Interesting piece from Howard Medgal on Mets manager Terry Collins' apparent preference to put his better corner outfielders in left field rather than right. Megdal:
My primary question, and one I plan to ask Terry Collins the next time I see him, is why he seems to value left field defense so much more than right field defense. The first nine games have provided a window into his view of both. Of the nine games in right field so far, Carlos Beltran started six of them. On his three days off, Lucas Duda got the call each time. In left field, without Jason Bay around, Willie Harris started six times, Scott Hairston twice, and Lucas Duda once.
To be clear, I'm not saying Collins necessarily has this preference, and if he does, he may have reasons why. But the use of his defensive resources so far have favored left field over right field, an unorthodox choice. And yesterday, it helped cost the Mets an eighth-inning lead.
Yes, it's unorthodox. Most managers put the guy with the best arm in right field, regardless of his range, and Lonnie Smith (or Lucas Duda) in left field where he can't hurt the team as much.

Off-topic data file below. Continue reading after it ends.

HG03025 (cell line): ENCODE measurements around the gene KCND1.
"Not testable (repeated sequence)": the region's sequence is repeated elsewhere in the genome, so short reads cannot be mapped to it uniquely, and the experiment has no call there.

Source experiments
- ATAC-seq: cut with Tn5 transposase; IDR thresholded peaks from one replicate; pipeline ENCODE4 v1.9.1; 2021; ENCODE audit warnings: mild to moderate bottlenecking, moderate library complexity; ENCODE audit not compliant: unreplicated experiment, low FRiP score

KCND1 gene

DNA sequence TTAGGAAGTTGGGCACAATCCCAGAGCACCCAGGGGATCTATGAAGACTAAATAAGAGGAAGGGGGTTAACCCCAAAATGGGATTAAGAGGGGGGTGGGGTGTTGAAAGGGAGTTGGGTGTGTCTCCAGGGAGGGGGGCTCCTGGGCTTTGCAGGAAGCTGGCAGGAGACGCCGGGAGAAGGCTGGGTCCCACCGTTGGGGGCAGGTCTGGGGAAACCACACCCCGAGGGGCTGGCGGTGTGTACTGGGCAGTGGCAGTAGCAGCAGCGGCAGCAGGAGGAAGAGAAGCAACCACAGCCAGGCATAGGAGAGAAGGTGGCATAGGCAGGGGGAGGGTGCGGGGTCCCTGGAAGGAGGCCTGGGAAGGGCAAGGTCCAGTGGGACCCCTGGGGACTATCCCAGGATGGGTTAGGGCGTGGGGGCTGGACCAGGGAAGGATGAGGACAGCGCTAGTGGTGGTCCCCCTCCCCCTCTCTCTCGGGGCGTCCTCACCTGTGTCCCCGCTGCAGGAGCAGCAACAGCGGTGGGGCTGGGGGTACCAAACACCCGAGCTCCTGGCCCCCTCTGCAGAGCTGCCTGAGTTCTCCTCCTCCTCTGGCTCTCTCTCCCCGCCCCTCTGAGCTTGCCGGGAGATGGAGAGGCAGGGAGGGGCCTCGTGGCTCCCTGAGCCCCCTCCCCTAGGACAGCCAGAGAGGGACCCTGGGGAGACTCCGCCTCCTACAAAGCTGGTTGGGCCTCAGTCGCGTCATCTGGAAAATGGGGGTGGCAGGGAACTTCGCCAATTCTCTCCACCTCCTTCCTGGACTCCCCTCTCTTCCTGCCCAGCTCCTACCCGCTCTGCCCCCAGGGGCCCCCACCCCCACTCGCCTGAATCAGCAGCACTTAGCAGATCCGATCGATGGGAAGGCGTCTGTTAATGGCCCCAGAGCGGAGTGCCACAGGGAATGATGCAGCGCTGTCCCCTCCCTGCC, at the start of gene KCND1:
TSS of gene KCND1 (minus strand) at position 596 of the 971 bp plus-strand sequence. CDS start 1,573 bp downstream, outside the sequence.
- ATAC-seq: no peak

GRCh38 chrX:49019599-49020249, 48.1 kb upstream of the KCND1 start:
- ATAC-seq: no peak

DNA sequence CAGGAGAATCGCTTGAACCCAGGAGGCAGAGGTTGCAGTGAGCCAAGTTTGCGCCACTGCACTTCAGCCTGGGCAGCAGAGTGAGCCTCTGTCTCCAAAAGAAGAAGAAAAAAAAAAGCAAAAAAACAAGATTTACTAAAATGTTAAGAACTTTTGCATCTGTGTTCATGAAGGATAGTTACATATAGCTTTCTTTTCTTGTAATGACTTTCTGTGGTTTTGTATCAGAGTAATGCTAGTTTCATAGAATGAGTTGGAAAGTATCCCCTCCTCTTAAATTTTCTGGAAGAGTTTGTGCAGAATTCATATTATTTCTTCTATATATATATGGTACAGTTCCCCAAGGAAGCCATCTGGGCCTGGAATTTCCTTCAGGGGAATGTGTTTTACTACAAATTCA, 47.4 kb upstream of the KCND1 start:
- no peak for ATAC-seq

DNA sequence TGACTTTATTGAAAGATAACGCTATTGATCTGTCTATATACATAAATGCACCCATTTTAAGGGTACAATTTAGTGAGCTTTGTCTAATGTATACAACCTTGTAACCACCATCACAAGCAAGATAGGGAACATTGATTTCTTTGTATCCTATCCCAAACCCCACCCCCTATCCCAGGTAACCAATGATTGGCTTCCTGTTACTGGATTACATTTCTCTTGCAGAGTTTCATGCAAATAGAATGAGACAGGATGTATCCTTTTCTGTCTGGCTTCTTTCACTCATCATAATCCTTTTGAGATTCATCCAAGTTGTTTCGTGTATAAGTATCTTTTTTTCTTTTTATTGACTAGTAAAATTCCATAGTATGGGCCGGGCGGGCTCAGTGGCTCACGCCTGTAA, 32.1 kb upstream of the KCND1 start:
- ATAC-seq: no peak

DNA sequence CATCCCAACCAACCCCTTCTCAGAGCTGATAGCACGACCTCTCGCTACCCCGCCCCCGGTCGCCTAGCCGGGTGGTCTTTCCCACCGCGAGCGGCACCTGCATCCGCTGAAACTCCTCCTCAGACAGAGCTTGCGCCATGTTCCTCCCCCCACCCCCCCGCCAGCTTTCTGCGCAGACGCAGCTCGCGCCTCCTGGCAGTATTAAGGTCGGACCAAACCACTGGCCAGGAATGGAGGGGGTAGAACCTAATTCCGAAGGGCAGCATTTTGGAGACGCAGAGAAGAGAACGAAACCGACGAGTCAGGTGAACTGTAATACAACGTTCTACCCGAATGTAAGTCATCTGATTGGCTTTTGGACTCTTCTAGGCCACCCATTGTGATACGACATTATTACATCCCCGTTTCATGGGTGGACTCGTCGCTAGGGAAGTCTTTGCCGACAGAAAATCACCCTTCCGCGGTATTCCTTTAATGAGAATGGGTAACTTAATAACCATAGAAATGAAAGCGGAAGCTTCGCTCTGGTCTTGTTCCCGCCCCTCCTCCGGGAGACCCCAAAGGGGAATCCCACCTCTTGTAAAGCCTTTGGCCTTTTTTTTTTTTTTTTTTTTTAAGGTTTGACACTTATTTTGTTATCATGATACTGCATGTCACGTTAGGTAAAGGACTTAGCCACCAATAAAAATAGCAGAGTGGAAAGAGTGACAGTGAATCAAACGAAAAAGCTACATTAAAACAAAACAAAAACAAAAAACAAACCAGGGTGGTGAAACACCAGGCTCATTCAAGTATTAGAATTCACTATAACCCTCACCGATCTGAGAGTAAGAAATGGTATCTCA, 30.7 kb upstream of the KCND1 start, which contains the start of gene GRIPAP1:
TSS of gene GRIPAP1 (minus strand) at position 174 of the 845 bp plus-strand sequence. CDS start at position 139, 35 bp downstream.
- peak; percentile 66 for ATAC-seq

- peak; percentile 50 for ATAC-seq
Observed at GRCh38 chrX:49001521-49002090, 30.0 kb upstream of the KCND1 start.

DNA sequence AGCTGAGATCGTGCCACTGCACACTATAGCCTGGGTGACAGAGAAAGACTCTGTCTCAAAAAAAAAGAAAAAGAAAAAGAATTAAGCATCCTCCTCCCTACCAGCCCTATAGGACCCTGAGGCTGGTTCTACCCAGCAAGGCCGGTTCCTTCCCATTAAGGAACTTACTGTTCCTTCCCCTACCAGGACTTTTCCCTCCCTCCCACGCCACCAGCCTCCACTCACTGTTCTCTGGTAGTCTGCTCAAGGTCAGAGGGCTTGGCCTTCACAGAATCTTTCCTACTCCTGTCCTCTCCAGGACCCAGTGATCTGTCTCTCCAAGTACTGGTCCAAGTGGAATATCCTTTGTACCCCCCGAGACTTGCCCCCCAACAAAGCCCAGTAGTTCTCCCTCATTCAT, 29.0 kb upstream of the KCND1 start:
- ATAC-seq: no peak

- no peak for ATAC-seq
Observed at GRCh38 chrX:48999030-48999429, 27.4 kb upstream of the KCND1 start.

Theoretically, anyway. I'm on a bus at the moment and can't check any of my books, but my memory suggests that more balls are hit to left field than to right, for the simple reason that there are more right-handed batters than left-handed, and players pull the ball more often than go the other way.*
* Feel free to refute this argument if you've got the evidence at hand, since I don't.
Now, if more balls are hit to left field than right, wouldn't you rather place your second-best outfielder there? It certainly makes sense to have a strong arm in right field, but it also makes sense (to me, in the immediate absence of data) to have some range in left field. And if your rangiest corner outfielder doesn't throw as well as the other guy? Well, that makes filling out the lineup card all that much easier.